Saturday, March 31, 2007

Are People And Cash Obsolete?

Ever see that commercial set in a food service establishment in which the line flows smoothly and continuously like a well-oiled machine as each customer swipes their debit card, takes hold of their purchase and leaves while the counter staff smoothly and continuously bags the next purchase and hands it off to each next customer until some unsuspecting slob whips out dollar bills to pay for his purchase? The whole smooth operation jerks and jolts. The line comes to a stop. Customers spill their food and drinks as they fall over each other like tumbling dominoes. The “casher” gives the customer a “how dare you use cash here” look.

Millions of Americans can watch that commercial and say, “Yeah, I get that. Ha ha ha.”

We are becoming a cashless society. Debit cards are accepted nearly everywhere, even McDonalds. One day we’ll be asked to show an ID to use currency.

We are also becoming a self-serve society. Pay-at-the-pump self-service gasoline buying seems to be the norm. The self-serve checkout option has expanded to many grocery stores, Wal-Marts and even Lowe’s. Scan it yourself, swipe your card, leave.

I was thinking about this as I went to a Post Office to Express Mail an envelope today. The forms and envelopes are available on the counter in the lobby and there is a kiosk one can use to complete the process. However, I decided to stand in line to buy postage and mail my package because I wanted a real live breathing human to handle the transaction.

Is that an outdated preference?

I assume that self-serve technology is meant to serve two purposes: save time for the consumer and save costs for the company (which in theory would lower costs for the consumer). In this case, the technology would not have saved me any time. I was at the only Post Office in my county still open at 1pm on a Saturday, yet I was in and out of line in less than five minutes. The customer fumbling with the Express Mail kiosk when I entered the line was still fumbling when I left. I rarely use next-day shipping so I would most likely have been fumbling when it was my turn.

In addition to saving time using humans, the Postal Service human who handled my transaction asked me how I was doing, informed me that stamp prices are rising in May, thanked me for my transaction and wished me a wonderful weekend. The kiosk would have remained silent.

Before you call me old-school, I’ll point out that I used my debit card instead of cash. I nearly always use my debit card instead of cash. It’s easy, convenient and provides me a printed record of my transaction to help me feel guilty later for having purchased those items. It now seems unusual to use currency to buy anything selling for more than a few dollars.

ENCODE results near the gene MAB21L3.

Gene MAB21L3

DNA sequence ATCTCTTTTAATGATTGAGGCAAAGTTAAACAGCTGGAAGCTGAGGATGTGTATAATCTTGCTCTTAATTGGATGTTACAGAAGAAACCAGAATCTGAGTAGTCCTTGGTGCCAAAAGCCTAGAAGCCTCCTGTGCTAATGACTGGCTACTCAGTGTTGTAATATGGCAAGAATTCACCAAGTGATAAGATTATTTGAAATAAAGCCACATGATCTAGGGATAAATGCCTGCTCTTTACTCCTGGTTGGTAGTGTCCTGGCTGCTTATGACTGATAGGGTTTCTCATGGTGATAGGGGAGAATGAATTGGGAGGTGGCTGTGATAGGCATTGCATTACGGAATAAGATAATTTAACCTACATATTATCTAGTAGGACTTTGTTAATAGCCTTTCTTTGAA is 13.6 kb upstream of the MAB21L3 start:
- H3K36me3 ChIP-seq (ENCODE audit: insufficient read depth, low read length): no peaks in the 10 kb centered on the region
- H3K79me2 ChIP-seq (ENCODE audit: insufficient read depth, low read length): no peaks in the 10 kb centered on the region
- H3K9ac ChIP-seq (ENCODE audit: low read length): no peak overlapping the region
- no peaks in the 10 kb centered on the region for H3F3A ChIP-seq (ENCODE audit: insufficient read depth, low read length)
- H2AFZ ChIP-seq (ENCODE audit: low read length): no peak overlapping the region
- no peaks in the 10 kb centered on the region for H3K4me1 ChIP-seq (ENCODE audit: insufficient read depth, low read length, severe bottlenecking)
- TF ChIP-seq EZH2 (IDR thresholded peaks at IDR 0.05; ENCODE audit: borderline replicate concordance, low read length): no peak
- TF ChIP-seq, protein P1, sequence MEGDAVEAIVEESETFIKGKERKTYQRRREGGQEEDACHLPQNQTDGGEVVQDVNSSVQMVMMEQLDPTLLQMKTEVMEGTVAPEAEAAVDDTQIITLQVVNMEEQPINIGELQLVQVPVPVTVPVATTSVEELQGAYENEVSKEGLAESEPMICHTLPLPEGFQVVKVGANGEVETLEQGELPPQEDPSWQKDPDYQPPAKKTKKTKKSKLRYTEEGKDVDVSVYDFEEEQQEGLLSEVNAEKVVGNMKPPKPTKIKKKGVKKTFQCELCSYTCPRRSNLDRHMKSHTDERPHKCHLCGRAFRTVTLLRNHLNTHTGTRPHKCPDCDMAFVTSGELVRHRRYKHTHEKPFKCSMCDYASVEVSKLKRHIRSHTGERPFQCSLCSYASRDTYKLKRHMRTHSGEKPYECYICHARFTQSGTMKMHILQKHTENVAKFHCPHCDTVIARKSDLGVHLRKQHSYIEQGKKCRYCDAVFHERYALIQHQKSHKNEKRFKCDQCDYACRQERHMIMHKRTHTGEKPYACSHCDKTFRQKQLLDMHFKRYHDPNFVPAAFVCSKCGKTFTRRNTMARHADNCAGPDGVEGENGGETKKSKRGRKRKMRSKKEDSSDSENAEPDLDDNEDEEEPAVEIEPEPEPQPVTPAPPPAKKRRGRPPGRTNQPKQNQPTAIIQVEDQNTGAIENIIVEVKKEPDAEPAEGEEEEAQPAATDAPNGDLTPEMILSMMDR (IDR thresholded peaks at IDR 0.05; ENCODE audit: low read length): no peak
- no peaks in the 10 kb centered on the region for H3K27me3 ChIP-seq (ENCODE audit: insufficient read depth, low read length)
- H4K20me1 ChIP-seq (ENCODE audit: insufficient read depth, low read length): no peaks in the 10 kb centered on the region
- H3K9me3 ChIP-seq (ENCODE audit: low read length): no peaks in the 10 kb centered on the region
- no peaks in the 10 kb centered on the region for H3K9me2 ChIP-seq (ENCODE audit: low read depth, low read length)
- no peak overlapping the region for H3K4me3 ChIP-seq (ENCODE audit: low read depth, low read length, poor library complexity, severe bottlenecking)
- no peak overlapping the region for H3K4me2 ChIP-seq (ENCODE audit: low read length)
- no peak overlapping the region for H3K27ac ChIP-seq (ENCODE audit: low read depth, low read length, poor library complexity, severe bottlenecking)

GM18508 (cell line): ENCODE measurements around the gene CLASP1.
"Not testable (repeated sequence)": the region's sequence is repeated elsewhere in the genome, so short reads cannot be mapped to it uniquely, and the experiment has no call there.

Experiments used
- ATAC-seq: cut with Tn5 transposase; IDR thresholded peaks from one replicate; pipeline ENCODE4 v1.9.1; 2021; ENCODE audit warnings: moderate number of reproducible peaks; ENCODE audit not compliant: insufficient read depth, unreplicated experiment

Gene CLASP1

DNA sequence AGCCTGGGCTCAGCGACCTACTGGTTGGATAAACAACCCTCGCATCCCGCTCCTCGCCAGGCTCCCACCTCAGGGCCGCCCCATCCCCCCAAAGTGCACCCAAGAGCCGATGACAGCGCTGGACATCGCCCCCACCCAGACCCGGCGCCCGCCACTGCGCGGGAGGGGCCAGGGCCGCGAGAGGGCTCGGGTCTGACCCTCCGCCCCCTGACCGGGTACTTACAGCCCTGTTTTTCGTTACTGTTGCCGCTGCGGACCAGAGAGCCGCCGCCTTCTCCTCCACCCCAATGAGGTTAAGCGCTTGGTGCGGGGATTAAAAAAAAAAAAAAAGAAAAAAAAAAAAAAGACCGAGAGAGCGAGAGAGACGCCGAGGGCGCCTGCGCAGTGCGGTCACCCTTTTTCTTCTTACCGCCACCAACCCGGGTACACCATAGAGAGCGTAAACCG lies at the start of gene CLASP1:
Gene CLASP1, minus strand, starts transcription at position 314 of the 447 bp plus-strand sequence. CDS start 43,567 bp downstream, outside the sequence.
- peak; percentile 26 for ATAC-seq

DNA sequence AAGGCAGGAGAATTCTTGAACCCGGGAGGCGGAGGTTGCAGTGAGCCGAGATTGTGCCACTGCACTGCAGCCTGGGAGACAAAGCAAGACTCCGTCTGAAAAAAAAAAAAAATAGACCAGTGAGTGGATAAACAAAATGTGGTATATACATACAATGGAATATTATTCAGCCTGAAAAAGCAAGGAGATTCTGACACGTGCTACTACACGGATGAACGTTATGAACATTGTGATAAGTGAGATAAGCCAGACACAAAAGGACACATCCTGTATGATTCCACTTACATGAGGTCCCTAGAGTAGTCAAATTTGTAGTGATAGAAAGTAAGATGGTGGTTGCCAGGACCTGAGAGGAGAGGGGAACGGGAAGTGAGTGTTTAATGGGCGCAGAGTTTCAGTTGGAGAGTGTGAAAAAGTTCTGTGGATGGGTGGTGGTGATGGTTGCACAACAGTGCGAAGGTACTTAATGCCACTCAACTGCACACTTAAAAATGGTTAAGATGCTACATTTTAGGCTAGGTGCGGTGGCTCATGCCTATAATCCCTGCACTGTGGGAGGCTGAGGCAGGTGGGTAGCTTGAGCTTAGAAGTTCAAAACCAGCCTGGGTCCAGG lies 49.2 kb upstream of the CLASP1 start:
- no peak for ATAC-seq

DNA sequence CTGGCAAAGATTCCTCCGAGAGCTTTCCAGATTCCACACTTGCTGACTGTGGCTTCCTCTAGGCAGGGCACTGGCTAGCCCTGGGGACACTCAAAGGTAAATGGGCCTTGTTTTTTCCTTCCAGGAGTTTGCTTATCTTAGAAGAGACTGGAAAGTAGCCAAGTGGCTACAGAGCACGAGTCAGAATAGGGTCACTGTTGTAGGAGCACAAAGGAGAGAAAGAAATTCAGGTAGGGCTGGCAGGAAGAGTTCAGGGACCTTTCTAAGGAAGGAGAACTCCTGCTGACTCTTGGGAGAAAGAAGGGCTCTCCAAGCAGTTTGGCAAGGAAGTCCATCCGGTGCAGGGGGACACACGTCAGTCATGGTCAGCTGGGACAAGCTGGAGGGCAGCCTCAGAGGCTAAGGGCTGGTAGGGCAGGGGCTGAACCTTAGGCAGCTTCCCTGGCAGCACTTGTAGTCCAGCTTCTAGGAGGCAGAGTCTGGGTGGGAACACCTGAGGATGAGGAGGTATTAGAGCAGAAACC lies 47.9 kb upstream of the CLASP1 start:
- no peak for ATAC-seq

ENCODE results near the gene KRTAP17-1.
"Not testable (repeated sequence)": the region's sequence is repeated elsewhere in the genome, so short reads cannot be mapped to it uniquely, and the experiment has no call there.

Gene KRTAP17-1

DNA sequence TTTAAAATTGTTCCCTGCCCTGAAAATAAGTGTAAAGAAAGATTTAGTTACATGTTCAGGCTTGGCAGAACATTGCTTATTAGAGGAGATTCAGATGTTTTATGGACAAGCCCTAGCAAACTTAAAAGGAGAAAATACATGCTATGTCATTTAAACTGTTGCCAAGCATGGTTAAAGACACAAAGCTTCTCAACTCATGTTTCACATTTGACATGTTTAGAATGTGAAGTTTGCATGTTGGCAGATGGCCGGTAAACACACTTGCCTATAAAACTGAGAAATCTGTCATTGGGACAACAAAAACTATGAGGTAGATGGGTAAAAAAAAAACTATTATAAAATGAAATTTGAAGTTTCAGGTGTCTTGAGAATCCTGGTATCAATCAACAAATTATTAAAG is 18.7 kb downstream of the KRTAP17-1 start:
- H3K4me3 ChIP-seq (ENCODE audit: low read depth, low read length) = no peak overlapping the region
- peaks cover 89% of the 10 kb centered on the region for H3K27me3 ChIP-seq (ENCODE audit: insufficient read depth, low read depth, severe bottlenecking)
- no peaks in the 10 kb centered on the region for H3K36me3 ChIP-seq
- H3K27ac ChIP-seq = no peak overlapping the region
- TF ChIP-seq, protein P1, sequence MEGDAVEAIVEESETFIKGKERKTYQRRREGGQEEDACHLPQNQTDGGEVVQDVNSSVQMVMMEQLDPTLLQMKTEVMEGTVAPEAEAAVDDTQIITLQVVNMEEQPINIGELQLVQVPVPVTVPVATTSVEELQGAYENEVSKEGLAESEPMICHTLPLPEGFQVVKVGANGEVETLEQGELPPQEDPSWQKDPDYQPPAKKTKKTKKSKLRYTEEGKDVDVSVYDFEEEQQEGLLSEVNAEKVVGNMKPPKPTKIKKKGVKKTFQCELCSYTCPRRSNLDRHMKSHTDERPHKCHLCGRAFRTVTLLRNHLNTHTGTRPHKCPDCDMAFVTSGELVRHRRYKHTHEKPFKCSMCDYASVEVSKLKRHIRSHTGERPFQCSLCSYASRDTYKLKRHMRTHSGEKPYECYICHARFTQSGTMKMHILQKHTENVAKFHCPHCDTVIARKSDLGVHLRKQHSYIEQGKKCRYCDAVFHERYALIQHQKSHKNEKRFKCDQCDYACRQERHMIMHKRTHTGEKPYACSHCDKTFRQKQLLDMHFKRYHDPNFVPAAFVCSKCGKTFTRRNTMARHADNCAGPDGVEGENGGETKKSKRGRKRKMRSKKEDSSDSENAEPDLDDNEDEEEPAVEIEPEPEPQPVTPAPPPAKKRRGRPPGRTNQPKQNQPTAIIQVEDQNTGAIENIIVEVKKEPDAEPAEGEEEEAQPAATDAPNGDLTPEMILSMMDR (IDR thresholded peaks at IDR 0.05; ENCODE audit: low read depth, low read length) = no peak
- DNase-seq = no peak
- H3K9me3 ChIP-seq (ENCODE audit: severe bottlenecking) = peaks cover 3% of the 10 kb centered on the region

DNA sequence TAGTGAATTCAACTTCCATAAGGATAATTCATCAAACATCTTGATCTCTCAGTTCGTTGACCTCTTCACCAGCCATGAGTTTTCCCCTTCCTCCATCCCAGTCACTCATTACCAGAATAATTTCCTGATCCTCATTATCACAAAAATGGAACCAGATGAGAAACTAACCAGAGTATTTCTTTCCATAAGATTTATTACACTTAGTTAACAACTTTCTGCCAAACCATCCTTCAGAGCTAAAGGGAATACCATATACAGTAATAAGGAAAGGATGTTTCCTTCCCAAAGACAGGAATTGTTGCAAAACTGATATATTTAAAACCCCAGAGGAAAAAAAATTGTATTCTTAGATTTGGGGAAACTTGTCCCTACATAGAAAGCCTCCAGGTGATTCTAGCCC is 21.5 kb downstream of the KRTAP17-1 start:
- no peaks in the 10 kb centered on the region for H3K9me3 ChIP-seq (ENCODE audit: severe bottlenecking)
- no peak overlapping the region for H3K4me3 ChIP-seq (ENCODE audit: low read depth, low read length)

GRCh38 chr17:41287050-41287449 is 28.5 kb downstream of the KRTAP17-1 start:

Maybe I am old-school about self-serve checkout, however. I usually go to the register staffed by a person, in part because every time I have used the scan-it-myself checkout at Wal-Mart, a person had to fix a problem anyway. On my last visit to a Lowe’s or Home Depot, I purchased several items that the cashier had to match to photos for a price; that would have required human intervention at the self-serve checkout, so why bother?

Direct deposit and online banking is convenient but we never see a human bank teller. We can fly from DC to Orlando, from ticket purchase to luggage check-in to the flight itself (if we sleep during food service) without a single word of conversation with a US Airways employee.

Asimov’s robot books tell fascinating stories about the potential of machines with positronic brains doing all the work but the fiction is getting close to reality.

We are social animals yet we are rapidly reducing our points of human contact. The idea of helpful and time-saving do-it-yourself technology is not what bothers me. It’s the growing lack of human connection I don’t like.

Thursday, March 22, 2007

Too Damn Busy

When did our lives get so busy?

Work, commute, soccer, ballet, grocery, cleaners, haircut, PTA, more work at home that didn’t get done at the office, emails, hardware store, a volunteer meeting, pharmacy, gas station, dinner, iffy sleep. For some people, that’s the task list for just one day.

Maybe our parents did this much when we were kids, but it seems these activities were spread out over weeks and not all on the same day.

My Dad’s schedule in the 1960s: breakfast, a 20-minute bus ride, work from 8 till 4:30, a bus home, dinner with the family, a house project or homework help, a little TV, then sleep.

Mom’s schedule then: cook breakfast and make our lunches, take us to school, read the paper and watch a little TV, clean the house or wash clothes, make dinner, watch TV, then sleep.

Life in the Mayberry era may seem boring, but I don’t recall any stress. Our days weren’t scheduled to the minute. We had time to spend with family and friends. My sister and I had hobbies and school-related activities, but at a manageable quantity.